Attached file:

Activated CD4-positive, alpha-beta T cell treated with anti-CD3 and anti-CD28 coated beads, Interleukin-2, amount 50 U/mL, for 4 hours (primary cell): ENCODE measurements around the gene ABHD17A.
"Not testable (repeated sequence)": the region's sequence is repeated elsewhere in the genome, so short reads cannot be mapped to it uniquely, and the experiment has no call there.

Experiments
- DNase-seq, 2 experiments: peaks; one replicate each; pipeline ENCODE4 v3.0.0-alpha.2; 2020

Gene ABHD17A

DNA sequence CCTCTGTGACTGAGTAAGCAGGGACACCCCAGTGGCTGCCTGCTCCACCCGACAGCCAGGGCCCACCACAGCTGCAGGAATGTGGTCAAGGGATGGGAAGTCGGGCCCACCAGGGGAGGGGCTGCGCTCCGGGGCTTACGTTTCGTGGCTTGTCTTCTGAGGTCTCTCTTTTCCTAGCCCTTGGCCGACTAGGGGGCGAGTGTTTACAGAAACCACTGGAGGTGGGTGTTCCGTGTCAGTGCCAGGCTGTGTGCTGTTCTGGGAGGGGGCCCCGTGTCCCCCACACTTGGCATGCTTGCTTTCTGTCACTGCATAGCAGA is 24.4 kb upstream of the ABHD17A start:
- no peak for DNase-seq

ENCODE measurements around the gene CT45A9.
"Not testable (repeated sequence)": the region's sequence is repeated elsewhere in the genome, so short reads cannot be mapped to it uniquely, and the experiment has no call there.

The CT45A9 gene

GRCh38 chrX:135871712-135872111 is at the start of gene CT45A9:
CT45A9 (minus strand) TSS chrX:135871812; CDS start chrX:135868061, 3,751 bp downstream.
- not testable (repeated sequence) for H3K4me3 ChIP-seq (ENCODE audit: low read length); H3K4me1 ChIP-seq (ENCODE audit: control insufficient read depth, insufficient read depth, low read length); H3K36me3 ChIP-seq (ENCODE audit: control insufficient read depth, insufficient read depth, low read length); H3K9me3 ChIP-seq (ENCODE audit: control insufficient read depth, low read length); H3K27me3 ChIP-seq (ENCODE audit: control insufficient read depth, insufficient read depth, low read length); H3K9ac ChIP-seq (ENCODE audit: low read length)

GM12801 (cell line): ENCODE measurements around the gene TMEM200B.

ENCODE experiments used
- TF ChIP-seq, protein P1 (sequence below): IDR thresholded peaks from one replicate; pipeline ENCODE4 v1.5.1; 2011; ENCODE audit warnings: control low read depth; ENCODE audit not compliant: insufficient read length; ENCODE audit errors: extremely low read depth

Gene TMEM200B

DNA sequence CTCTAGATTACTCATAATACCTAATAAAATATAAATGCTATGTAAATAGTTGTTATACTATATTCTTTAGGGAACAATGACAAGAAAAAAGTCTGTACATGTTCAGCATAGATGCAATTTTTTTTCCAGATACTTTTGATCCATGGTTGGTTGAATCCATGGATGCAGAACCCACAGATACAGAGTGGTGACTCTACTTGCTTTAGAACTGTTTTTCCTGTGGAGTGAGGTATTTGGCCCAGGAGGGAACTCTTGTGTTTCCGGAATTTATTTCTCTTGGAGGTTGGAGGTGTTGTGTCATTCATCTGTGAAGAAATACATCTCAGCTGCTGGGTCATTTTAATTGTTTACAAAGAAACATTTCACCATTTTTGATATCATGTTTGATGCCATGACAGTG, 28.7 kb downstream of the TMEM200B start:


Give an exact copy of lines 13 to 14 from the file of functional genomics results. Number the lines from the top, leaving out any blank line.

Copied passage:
- not testable (repeated sequence) for H3K4me3 ChIP-seq (ENCODE audit: low read length); H3K4me1 ChIP-seq (ENCODE audit: control insufficient read depth, insufficient read depth, low read length); H3K36me3 ChIP-seq (ENCODE audit: control insufficient read depth, insufficient read depth, low read length); H3K9me3 ChIP-seq (ENCODE audit: control insufficient read depth, low read length); H3K27me3 ChIP-seq (ENCODE audit: control insufficient read depth, insufficient read depth, low read length); H3K9ac ChIP-seq (ENCODE audit: low read length)

GM12801 (cell line): ENCODE measurements around the gene TMEM200B.